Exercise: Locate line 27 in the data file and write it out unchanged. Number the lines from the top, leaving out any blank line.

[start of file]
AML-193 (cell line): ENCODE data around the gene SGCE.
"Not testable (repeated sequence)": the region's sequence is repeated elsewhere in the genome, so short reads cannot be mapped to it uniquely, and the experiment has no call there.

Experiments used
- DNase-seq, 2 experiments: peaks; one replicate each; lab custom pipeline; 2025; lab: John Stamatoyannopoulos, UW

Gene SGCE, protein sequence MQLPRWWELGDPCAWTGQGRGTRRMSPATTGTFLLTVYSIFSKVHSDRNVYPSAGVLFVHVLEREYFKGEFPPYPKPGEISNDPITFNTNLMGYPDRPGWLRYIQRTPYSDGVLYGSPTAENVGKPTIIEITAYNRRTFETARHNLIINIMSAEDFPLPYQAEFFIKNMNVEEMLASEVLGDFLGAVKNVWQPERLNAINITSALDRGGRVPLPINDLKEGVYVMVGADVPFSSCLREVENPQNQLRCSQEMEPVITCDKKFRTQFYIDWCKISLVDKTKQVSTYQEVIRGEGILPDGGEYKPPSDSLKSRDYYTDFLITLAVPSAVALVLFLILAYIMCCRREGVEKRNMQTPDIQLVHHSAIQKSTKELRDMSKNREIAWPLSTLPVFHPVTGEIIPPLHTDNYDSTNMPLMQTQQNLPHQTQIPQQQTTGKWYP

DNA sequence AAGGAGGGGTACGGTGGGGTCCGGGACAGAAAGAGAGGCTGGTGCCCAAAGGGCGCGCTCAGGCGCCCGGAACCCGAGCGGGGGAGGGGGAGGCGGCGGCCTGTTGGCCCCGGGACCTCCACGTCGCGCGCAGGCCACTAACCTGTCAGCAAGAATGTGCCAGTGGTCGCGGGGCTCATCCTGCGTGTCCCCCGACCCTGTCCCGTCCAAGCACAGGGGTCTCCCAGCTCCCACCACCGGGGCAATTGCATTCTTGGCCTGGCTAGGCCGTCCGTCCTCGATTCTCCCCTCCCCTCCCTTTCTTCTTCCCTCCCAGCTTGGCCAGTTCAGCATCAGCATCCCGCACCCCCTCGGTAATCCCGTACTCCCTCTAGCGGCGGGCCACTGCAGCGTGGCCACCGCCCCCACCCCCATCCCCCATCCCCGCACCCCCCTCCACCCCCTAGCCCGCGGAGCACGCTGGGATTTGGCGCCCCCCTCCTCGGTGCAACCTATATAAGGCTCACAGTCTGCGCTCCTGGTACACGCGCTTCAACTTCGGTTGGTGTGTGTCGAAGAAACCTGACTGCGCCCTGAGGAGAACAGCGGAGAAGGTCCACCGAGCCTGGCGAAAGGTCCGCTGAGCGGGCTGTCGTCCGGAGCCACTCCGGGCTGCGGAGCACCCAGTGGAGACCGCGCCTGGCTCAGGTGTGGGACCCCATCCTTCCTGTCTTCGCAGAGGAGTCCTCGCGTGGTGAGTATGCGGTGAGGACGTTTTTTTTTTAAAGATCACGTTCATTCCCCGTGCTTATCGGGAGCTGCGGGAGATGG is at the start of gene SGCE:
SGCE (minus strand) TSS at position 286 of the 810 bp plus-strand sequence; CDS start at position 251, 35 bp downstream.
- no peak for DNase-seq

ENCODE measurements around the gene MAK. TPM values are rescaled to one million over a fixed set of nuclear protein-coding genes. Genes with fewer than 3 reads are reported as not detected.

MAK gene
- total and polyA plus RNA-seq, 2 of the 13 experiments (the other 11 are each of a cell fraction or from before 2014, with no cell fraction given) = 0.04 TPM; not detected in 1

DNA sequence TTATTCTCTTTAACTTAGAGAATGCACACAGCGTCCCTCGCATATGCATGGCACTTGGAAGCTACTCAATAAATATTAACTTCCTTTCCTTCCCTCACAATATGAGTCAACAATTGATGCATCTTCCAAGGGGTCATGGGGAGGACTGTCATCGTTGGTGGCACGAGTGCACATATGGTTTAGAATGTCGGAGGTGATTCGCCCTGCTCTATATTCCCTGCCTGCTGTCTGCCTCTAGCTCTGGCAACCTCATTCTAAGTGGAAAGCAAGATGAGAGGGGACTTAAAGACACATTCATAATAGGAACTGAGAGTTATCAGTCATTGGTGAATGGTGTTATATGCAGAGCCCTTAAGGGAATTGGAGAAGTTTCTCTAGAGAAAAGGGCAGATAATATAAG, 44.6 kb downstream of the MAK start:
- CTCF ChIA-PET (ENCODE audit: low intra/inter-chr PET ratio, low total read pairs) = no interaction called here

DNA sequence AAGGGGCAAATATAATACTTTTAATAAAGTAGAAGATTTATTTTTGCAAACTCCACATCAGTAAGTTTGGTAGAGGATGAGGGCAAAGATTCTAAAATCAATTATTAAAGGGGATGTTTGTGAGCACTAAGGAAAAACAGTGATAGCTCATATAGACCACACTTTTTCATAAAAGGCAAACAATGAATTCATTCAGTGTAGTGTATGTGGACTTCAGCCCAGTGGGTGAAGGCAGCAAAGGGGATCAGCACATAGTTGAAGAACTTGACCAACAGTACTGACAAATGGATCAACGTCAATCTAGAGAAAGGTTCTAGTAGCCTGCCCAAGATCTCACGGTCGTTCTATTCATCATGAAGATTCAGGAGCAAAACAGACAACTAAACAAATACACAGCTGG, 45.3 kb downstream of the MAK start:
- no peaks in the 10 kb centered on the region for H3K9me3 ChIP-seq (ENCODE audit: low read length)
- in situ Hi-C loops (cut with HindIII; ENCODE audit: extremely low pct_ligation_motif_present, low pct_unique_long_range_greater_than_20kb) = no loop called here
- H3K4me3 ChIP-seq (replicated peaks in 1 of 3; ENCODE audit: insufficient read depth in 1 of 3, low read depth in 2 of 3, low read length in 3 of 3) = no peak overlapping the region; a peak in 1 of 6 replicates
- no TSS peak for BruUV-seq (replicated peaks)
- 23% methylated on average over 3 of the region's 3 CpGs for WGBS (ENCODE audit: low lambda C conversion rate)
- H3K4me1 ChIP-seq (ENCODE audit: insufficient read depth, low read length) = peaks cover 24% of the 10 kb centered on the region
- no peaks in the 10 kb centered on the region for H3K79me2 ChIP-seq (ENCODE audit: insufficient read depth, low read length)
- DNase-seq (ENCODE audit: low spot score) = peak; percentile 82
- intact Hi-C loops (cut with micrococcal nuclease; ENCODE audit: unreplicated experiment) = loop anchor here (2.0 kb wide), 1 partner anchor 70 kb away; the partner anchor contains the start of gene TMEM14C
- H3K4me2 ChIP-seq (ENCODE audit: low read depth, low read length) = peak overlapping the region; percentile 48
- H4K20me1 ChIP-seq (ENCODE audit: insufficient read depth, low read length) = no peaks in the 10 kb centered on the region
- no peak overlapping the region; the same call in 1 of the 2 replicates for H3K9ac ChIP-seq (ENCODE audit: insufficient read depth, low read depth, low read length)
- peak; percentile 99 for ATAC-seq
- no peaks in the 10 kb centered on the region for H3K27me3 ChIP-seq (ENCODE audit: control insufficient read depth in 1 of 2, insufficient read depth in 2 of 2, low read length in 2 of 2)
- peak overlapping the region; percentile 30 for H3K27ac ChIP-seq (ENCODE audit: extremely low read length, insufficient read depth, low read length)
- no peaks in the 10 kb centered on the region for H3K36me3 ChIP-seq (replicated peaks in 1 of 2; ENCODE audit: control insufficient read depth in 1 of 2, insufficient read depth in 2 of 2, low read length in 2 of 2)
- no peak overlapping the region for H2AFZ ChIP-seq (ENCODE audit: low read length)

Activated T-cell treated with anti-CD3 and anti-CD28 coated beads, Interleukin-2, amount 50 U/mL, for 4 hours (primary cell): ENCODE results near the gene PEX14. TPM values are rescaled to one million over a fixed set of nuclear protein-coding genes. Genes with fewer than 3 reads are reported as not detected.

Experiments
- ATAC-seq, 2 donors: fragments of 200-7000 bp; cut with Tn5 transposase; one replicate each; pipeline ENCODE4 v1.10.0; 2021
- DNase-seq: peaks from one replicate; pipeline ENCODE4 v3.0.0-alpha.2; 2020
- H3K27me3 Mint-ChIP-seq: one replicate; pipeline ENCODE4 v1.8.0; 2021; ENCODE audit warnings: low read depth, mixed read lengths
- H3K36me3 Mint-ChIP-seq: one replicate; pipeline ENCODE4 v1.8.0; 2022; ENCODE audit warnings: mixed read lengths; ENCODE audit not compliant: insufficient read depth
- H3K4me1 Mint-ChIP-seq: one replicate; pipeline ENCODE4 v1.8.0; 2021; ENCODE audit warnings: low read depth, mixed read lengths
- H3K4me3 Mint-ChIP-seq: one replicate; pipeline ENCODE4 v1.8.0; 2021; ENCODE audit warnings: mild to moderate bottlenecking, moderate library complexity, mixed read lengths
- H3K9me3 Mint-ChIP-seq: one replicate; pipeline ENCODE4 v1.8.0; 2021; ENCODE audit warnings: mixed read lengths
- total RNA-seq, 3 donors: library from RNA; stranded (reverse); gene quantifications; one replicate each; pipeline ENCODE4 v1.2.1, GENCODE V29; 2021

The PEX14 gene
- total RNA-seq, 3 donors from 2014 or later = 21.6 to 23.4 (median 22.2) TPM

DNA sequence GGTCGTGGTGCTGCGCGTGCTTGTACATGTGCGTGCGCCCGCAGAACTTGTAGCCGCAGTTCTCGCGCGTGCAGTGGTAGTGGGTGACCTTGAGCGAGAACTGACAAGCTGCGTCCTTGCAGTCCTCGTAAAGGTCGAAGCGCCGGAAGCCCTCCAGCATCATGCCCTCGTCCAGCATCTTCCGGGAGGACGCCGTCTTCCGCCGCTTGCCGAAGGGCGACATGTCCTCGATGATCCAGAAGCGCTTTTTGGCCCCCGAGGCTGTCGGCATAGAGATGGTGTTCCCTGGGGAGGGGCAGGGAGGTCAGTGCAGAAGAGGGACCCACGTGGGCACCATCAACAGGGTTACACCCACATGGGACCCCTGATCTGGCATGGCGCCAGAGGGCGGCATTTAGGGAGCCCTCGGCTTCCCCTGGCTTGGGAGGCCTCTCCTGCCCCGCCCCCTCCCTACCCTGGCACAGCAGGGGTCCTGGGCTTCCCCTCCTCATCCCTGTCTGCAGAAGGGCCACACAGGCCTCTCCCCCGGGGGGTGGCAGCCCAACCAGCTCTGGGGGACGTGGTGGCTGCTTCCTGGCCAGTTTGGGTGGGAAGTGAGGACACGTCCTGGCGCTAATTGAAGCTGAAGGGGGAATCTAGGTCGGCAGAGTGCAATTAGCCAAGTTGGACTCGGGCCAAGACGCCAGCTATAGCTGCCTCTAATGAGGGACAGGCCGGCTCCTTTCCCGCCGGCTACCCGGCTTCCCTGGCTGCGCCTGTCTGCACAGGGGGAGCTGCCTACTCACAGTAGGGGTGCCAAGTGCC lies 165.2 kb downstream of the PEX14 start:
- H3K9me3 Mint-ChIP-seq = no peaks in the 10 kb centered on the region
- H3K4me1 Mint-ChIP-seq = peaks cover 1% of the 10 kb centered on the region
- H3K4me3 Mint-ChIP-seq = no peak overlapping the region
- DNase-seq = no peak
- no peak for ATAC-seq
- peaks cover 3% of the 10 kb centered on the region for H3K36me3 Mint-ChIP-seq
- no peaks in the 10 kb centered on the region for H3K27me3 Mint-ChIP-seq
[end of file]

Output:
- peak; percentile 99 for ATAC-seq